Ah, Valentine's Day. The holiday of love. It seems like everywhere you look, happily coupled pairs are holding hands, scattering rose petals and creating rambling posts on Instagram claiming they have the #bestboyfriendever. You've likely dreaded this day for months as it slowly crept upon on you like Count Orlock in "Nosferatu."
You're probably thinking of doing what we've all thought of doing when we've been single on Valentine's Day: Putting on those footie pajamas you bought as a joke but secretly like, purchasing a Costco-size Whitman's Sampler and binge-watching every romantic comedy on Netflix.
Don't. Do. It.
Nothing will make you feel worse about your love life than staying home to watch Ryan Gosling in anything. (Except The Big Short. That will just make you feel bad about the state of the economy.)
It's easy to compare your life - and that jerk who ghosted you the other week on Bumble - to the rom-com sparks on the silver screen. In rom-coms, the streets are mysteriously wet on a sunny day; the leading man never wakes up with horrendous morning breath; and most women are not Mean Girls who trick you into wearing a costume to a regular 'ol kegger. This is not the standard to which you should hold your own life. You're not a bird, he didn't have you at hello, and sometimes you just have to put Baby in a corner for her own good.
Here are five ways romantic comedies have lied to you.
1. Unhealthy obsessions are not attractive
Remember in The Notebook how the young country boy (Ryan Gosling) and the rich Southern heiress (Rachel McAdams) have a summer fling; he builds her a house many, many years later; she finds out and falls in love all over again? In real life, she would have grown up, realised they had nothing in common as teenagers and never thought about him again. Years later, when she found out he built a house for her, she would be creeped out and get a restraining order.
2. Ladies of the night don't end up with their clients
lied to you. Can you name any of Heidi Fleiss's many call girls who ended up with their Johns? No! Because it doesn't happen. Here's how
would have gone in real life: Julia Roberts's character would have taken a selfie of Richard Gere snorting cocaine off her body and sent it to TMZ in return for $100,000.
3. The only thing to get in your pants on a family vacation is a mosquito
got it wrong. While we all love the idea of sexy, pelvic-swiveling Johnny Castle (Patrick Swayze) rescuing our angst-y teenage selves from the boredom of a family vacation, that never happens. In real life, the most interesting thing you'll do with your family in the Catskills is some mini-golf. And if the guy you're sleeping with gets fresh with your dad, he will probably pummel him and then you'll drive back home in awkward silence.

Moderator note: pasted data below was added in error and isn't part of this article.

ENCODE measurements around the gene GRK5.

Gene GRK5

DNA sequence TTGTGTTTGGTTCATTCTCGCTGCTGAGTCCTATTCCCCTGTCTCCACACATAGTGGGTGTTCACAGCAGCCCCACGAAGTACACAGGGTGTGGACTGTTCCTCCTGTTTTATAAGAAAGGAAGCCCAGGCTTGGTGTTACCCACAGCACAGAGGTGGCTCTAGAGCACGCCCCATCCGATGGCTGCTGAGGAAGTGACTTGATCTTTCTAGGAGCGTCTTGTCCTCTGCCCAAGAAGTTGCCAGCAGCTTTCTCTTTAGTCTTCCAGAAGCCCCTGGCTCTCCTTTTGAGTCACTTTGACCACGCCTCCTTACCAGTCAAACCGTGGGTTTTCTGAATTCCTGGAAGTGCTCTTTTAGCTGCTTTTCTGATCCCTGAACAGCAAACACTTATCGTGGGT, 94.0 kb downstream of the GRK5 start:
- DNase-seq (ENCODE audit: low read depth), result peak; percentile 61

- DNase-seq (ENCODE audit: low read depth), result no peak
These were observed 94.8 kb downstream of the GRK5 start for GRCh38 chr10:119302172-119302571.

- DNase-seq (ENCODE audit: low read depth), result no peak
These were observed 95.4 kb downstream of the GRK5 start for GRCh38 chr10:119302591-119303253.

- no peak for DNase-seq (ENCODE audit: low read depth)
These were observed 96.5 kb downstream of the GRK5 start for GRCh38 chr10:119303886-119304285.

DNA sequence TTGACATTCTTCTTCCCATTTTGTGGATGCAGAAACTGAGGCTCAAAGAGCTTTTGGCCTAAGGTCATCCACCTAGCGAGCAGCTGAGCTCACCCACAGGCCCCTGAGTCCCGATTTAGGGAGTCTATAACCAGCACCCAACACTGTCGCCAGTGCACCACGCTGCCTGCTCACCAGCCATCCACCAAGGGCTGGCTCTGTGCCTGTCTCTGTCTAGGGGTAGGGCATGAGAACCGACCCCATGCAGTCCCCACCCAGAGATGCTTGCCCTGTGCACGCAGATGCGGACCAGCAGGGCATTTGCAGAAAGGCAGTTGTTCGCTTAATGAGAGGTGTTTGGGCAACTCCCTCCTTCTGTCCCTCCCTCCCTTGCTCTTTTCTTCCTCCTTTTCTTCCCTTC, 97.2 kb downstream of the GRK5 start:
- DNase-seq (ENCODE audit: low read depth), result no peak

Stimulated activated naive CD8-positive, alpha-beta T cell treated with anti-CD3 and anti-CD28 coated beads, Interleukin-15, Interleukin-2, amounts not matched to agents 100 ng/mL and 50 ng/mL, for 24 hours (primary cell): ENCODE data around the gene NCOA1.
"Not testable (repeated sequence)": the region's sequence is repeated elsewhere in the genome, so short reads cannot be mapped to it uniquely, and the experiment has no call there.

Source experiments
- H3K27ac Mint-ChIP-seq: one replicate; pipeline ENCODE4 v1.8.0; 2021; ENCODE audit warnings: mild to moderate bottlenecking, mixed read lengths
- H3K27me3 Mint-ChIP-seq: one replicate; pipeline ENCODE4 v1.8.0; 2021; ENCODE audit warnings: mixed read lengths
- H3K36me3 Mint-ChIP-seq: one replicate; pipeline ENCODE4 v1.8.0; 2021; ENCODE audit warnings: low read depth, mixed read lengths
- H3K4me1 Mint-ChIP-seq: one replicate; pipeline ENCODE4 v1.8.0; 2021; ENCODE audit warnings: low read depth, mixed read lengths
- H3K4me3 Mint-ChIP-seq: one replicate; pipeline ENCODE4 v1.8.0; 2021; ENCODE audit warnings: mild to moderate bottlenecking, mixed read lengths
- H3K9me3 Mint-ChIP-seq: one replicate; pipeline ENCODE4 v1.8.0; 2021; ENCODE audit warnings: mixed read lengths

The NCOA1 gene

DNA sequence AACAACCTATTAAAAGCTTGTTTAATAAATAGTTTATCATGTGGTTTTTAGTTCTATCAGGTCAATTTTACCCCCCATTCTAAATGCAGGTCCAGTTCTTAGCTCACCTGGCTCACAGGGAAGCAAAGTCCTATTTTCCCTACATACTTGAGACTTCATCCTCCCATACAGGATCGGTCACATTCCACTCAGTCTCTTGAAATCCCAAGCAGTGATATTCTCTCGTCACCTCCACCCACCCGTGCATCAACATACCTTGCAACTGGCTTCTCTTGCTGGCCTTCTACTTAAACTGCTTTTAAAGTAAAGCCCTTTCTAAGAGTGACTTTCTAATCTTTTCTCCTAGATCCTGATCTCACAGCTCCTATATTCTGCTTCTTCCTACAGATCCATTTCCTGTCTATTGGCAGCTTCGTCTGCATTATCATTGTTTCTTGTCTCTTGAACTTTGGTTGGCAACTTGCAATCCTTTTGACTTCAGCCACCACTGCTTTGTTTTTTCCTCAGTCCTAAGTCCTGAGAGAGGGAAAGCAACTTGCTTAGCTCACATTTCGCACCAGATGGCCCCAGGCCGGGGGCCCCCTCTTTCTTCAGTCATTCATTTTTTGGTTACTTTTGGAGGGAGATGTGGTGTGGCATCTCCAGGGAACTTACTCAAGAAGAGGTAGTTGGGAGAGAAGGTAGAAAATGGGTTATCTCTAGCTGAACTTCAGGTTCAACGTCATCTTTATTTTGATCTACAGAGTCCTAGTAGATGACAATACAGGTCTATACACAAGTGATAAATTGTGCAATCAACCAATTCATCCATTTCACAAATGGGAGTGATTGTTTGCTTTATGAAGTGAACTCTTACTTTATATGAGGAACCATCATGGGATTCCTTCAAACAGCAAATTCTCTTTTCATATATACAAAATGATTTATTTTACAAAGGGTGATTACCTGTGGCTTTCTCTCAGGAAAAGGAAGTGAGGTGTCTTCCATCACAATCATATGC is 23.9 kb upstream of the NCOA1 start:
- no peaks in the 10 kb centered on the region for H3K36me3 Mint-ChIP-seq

4. Ambitious women don't ruin their lives for one-night stands
In Knocked Up, career-oriented Alison Scott (Katherine Heigl) gets pregnant after a one-night stand with a deadbeat stoner (Seth Rogen). He ends up being a pretty great guy, but come on! In real life, she'd likely exercise her right to choose, knowing that he would've missed multiple child-support payments and she'd end up working two jobs to pay that kid's way through college. Just sayin'.
5. Going for the teacher never ends well
We've seen enough Lifetime movies to know that student-teacher relations usually end in jail time. But in Never Been Kissed, it's just a case of star-crossed lovers. A copy editor (Drew Barrymore) gets an assignment to go undercover as a new student at a high school, where she thinks her English teacher (Michael Vartan) is hot stuff. For various legal and logical reasons, this adult woman is unable to pretend to be a 16-year-old student and later has her "first" kiss with her former teacher in a stadium and everyone cheers. Also, a good rule of thumb: Never go for a guy who previously found himself attracted to a teenager.
Your most successful relationship could very well look nothing like what you dreamed of as your "perfect" romance. It won't be a romantic comedy because it's IRL. But most of the time, real life is better than anything an underpaid script doctor could dream up at a Starbucks.